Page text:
Polymorphic active SR genes in natural populations of mammals have rarely been observed but may be more common than previously thought. We suggest that in many mammals semen-quality related primary sex-ratio variation is influenced by SR genes. Stable gene polymorphism may be maintained with relative ease when SR genes fulfil one or more of the specific characteristics observed in African buffalo.
From 1969 onwards, culling of African buffalo has been used in KNP as a population management and disease monitoring tool [27, 54]. The data are from 3184 foetuses and their mothers collected during culling events in 1978 and between 1984 and 1996 (data from SANParks Scientific Services Department), mostly between May and November (99.4%), from 218 0-1 year-old calves and from 114 foetuses and their mothers culled from 32 herds between September and November 1998, and from published data from 43 0-4 month-old calves culled between June 1982 and February 1983 [27, 33, 54].
The foetuses from 1998 are the same as those reported previously . Foetus sex was determined using external genitalia characteristics. Sexed foetuses ≤ 18 g (age ± 70 days, n = 150) were excluded from the data analyses because they appeared to be outliers, considering that they were predominantly diagnosed as male, irrespective of season or year (76% males, 114/150; 95% CI: 69-82%). This is most likely to be attributed to sexing errors and ascertainment bias. In the closely related Asian buffalo (Bubalus bubalis) reliable foetal sex differentiation is possible no sooner than the 56th day of pregnancy with macroscopic diagnosis and the 70th day of pregnancy with ultrasonographic diagnosis, with external genitalia occurring sooner in males than in females [55, 56]. Furthermore, 195 foetuses from 1978-1996 > 18 g were of unknown sex, leaving 2839 foetuses from 1978-1996 and 114 foetuses from 1998 for sex-ratio analyses. The sex ratio of these foetuses did not significantly deviate from equality (see Results section) indicating that there was no systematic bias in foetus sexing. Conception dates were assigned using a weight-at-age regression (8.57*weight (g)1/3 + 48.5) .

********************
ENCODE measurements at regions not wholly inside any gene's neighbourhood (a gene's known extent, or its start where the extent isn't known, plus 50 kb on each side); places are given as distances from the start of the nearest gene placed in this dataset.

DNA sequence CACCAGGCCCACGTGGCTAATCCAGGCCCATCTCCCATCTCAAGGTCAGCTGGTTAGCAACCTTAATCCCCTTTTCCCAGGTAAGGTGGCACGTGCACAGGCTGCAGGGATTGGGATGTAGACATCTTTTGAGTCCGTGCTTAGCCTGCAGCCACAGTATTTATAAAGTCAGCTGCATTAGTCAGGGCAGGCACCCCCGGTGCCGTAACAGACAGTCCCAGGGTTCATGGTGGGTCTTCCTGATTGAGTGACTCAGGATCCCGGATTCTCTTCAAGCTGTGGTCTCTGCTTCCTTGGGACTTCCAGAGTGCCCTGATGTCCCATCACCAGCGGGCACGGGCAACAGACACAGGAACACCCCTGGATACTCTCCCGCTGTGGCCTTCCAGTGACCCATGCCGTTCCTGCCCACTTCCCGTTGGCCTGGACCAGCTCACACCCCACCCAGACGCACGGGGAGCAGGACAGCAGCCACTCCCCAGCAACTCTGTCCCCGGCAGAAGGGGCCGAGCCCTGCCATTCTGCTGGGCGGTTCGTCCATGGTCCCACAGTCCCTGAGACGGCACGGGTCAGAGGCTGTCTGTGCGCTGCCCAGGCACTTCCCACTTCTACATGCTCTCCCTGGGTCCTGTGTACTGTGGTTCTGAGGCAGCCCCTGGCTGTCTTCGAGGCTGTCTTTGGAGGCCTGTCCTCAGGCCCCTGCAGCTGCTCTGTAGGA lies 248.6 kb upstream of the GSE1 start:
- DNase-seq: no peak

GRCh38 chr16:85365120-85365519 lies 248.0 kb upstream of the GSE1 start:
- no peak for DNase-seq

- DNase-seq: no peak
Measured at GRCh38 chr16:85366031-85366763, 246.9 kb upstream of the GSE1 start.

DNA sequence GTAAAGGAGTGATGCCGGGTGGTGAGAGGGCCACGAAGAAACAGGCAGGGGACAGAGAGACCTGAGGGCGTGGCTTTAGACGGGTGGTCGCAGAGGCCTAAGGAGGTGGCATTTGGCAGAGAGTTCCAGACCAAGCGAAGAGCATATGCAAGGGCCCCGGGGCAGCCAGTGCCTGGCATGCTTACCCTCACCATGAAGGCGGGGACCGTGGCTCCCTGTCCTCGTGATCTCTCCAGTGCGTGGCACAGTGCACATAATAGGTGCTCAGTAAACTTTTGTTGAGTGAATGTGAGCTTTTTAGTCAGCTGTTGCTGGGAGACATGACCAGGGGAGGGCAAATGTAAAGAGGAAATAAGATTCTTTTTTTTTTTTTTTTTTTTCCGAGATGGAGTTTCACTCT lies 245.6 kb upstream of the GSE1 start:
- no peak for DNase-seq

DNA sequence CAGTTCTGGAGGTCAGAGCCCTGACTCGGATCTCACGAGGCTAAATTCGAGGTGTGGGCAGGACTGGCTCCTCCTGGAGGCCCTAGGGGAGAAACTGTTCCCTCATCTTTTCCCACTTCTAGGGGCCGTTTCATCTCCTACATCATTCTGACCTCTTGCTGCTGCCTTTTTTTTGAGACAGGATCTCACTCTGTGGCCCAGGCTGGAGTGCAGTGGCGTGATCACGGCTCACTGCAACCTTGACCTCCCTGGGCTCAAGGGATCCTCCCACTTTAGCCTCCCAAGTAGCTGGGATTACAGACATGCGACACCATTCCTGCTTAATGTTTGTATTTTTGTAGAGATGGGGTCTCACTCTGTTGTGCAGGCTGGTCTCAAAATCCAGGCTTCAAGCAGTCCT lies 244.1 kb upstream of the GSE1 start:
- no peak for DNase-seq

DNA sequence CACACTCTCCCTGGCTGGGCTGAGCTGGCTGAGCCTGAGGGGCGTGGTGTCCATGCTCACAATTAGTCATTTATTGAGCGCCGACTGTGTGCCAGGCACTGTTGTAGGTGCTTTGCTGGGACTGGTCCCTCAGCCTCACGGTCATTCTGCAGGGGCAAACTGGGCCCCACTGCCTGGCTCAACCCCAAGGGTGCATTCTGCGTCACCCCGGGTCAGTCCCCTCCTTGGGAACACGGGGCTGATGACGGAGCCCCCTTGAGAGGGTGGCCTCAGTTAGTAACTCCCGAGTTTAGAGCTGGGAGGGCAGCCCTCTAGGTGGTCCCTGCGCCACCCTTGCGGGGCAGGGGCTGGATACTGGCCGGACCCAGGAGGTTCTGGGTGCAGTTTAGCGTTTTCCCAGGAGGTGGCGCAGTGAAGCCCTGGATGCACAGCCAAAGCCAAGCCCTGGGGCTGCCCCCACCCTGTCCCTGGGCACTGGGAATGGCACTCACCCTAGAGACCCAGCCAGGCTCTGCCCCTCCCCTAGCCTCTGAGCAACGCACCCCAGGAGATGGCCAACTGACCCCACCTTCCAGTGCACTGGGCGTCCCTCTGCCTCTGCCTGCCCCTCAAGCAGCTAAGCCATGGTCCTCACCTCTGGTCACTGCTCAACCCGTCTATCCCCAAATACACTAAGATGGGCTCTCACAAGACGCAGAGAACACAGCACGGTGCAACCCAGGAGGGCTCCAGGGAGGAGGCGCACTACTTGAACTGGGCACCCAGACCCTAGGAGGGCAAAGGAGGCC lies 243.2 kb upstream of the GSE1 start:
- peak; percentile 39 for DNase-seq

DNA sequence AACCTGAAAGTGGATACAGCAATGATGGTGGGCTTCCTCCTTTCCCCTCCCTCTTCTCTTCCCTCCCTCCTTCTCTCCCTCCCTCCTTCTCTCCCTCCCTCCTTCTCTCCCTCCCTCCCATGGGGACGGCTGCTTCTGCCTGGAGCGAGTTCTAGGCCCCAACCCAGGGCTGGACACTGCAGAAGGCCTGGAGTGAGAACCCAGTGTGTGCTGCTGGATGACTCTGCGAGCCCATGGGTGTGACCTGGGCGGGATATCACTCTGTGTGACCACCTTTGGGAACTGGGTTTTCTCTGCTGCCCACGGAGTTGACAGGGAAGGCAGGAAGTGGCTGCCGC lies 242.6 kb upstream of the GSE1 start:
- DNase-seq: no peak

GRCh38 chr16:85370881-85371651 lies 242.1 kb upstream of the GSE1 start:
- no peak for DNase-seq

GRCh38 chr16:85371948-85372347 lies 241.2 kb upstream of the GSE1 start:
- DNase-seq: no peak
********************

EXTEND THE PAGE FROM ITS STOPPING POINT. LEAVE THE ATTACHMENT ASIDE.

The age of the animals was estimated in years on the basis of dental wear patterns, number of erupted incisor teeth, body size, and horn development . The age of the calves from 1998 was estimated in 3-month and half-year cohorts (age categories: 0-3 months, n = 5; 3-6 months, n = 63; 6-9 months, n = 43; 9-12 months, n = 5; 1-1.5 year, n = 73; 1.5-2 year, n = 29). Conception dates of the calves were estimated on the basis of the midpoint age per age cohort (i.e. 1.5, 4.5, 7.5, 10.5, 15 and 21 months for the 1998 data and 2 months for the 1982-1983 data), assuming a gestation period of 340-343 days [25, 58].